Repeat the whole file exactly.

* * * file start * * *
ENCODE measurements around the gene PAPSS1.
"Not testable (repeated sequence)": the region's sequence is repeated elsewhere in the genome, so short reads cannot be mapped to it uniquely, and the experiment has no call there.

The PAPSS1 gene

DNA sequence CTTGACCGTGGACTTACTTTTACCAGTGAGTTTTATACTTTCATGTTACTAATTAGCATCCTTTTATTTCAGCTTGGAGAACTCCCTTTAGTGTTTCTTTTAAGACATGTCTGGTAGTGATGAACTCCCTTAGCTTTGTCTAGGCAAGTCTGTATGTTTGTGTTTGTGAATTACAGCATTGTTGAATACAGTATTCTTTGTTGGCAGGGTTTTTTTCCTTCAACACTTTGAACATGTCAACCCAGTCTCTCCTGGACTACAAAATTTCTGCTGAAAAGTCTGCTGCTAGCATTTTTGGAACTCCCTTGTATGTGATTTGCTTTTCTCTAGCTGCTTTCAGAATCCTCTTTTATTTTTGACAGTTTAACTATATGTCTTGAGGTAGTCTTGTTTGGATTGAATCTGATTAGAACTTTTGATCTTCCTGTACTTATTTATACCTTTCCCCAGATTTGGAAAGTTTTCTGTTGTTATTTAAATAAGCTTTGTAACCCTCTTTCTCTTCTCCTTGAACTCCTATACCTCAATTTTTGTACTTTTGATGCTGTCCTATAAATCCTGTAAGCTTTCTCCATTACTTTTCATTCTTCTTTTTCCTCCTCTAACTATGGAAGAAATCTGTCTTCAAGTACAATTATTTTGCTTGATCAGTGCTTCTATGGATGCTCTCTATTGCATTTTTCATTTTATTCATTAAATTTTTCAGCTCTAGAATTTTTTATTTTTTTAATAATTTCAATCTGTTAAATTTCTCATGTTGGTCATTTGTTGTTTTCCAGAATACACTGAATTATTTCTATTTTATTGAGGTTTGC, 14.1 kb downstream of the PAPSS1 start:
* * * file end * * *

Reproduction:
ENCODE measurements around the gene PAPSS1.
"Not testable (repeated sequence)": the region's sequence is repeated elsewhere in the genome, so short reads cannot be mapped to it uniquely, and the experiment has no call there.

The PAPSS1 gene

DNA sequence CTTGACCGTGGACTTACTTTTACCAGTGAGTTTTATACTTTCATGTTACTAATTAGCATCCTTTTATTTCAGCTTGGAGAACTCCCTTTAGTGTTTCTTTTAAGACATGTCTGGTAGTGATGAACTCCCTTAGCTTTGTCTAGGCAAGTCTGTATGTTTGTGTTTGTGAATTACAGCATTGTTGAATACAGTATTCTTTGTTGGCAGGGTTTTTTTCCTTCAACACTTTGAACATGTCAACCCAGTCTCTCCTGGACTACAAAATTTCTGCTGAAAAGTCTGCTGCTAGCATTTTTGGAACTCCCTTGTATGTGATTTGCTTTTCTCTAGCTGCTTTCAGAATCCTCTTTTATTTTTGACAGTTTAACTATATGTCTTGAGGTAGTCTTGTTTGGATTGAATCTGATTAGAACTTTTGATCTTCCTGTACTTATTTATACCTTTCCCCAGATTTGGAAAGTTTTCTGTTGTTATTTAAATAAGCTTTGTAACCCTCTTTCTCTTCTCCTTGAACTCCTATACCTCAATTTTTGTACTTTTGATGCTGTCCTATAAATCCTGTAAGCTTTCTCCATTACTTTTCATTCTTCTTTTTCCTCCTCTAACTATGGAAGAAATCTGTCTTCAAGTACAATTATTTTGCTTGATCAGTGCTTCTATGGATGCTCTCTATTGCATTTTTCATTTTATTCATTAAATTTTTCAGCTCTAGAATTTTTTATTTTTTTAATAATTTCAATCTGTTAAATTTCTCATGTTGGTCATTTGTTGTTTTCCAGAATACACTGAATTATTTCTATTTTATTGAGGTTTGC, 14.1 kb downstream of the PAPSS1 start: